I hosted an exchange student from the Czech R. once, it sounds like one of the coolest countries in the world.

Posted on Feb 19, 2008 at 9:22am by mindcore Comment #8

Not sure, mindcore. I guess if I thought that Czech R was one of the coolest countries in the world I would be living there and not in Canada. The problem with Czech R. as far as I can tell is that it’s full of Czechs. :-)

Posted on Feb 19, 2008 at 9:53am by George Comment #9

:-P

Posted on Feb 19, 2008 at 10:14am by mindcore Comment #10

I found Lynn Kelly’s observation about gullibility quite plausible. Churches and new ages venues appear to attract women more than men, or so it appears to me. She posits that gullibility equals trusting people
“I believe that gullible is the same as trusting, therefore it’s vulnerable. I trust people naturally and therefore I’m vulnerable, and this I think is more true of females… When I’m out in the schools I always talk about skepticism as a protection against being exploited by these sort of claims, and ... the emotional exploitation is far more significant [than the financial exploitation].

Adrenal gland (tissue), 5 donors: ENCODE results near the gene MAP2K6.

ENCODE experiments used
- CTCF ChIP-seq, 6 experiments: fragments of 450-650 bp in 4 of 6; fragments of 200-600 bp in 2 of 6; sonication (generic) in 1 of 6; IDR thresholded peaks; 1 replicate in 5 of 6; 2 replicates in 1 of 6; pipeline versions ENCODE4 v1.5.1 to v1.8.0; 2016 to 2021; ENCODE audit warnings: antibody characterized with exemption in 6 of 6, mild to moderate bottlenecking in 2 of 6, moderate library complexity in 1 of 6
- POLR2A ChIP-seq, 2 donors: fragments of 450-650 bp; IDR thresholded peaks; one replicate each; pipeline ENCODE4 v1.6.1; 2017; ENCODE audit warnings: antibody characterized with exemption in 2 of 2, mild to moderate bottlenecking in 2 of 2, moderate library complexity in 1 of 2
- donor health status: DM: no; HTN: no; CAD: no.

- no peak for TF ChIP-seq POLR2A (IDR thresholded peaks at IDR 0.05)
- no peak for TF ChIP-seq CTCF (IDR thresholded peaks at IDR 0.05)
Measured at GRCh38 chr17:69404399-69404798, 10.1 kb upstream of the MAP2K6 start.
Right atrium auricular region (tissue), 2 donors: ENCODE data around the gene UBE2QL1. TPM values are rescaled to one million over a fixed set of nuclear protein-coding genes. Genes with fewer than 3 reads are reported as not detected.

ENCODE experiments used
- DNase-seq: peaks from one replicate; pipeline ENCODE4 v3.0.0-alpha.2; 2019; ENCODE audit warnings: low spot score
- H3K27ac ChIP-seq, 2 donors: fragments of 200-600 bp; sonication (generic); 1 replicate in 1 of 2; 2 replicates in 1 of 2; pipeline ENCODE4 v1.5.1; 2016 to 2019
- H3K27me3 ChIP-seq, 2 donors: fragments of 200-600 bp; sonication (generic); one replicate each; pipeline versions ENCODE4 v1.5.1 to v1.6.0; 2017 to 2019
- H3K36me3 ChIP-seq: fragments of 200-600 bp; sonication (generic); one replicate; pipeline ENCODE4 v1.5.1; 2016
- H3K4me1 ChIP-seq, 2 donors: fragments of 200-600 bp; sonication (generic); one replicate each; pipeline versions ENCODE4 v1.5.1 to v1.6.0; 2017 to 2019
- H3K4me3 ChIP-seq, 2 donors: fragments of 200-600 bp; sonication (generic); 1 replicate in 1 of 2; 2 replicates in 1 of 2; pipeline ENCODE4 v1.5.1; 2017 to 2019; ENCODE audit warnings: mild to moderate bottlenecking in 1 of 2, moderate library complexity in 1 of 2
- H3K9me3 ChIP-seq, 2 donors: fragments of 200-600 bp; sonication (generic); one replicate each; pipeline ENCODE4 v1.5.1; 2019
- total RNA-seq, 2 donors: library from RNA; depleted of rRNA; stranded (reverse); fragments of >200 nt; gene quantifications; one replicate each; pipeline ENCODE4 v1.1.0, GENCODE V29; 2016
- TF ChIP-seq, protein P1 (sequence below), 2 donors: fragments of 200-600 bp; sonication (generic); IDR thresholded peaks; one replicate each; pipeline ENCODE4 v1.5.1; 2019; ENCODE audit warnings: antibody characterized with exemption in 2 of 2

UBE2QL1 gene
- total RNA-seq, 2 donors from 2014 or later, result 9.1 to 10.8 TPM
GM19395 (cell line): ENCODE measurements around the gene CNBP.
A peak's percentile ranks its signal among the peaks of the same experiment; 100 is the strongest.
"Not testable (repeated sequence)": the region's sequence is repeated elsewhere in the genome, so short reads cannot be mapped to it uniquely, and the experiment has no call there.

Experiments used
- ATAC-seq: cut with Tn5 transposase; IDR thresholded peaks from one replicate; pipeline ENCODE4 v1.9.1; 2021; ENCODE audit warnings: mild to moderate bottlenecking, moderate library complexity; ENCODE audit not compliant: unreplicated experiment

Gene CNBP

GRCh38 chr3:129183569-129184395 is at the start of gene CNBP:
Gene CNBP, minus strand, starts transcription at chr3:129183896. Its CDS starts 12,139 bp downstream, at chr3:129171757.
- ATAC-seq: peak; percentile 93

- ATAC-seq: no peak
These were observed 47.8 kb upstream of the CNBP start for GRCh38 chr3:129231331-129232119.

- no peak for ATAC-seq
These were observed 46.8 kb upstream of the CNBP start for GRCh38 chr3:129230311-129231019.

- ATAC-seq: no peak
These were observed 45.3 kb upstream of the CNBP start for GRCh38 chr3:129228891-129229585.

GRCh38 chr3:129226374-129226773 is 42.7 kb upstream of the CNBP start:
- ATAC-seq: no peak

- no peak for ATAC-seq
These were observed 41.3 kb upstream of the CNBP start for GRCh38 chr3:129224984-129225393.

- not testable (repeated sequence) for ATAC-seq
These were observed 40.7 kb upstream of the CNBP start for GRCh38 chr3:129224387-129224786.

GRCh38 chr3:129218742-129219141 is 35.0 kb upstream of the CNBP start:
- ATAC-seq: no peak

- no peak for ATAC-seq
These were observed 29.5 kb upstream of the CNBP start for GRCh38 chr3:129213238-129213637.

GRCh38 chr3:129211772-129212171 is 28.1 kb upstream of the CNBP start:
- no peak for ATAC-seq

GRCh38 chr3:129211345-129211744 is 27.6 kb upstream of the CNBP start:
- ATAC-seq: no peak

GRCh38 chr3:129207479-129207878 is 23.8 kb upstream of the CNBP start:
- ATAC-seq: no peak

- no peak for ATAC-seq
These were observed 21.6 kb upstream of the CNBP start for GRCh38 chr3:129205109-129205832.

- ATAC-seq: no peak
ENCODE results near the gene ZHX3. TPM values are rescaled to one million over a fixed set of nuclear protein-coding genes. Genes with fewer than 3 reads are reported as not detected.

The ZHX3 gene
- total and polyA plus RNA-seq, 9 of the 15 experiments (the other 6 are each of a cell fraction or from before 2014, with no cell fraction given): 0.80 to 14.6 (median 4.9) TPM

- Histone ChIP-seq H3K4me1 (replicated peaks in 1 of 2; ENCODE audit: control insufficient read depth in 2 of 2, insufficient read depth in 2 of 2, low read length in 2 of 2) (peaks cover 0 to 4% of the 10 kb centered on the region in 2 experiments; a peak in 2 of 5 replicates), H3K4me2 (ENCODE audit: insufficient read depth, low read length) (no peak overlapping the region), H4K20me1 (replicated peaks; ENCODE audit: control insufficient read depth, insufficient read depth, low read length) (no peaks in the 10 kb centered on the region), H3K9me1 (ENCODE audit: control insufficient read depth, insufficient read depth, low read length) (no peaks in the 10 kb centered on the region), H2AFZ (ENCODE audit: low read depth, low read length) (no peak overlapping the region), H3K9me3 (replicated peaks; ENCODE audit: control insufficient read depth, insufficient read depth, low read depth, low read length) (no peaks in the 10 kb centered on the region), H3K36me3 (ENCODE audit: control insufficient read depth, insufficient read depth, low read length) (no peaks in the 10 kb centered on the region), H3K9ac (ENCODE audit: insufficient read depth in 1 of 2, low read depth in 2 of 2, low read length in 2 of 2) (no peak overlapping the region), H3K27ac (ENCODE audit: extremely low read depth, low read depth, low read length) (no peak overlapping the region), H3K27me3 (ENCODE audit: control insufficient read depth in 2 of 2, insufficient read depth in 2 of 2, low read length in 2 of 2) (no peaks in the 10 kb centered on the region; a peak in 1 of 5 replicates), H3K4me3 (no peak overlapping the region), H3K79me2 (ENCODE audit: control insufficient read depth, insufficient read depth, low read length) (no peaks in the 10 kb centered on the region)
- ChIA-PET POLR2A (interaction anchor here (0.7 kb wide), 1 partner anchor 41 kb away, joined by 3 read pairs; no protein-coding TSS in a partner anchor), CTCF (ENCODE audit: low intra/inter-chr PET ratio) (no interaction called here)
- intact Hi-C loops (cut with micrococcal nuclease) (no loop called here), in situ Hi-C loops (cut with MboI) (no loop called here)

This could well be true. But perhaps we can ignore the male/female aspect here because the core claim is consistent with what you and I can see around us. There exist a few misanthropic grouches but for the most part humans are social animals who trust each other. That makes it easy for delusional but charismatic people to spread their unproven claims: as long as they project enough conviction, chances are good that others will take it for granted when it is not.

(Oh, and for the record: no one in Germany believes in gnomes. Not a single person. I happen to know all 80 million of them personally and have a big file with their notarized signatures. No, seriously: DJ’s claim has no substance, it doesn’t even have indicators. I’m totally at a loss as to where he got this false idea. Having said that, I don’t think it’s worth belaboring.)

Posted on Feb 23, 2008 at 12:52am by moreover Comment #11

Yeah, Lynn Kelly’s thing about gullibility and trust was good. It also made me feel better about all the BS I’ve bought into throughout my life.

Posted on Feb 23, 2008 at 9:54am by mindcore Comment #12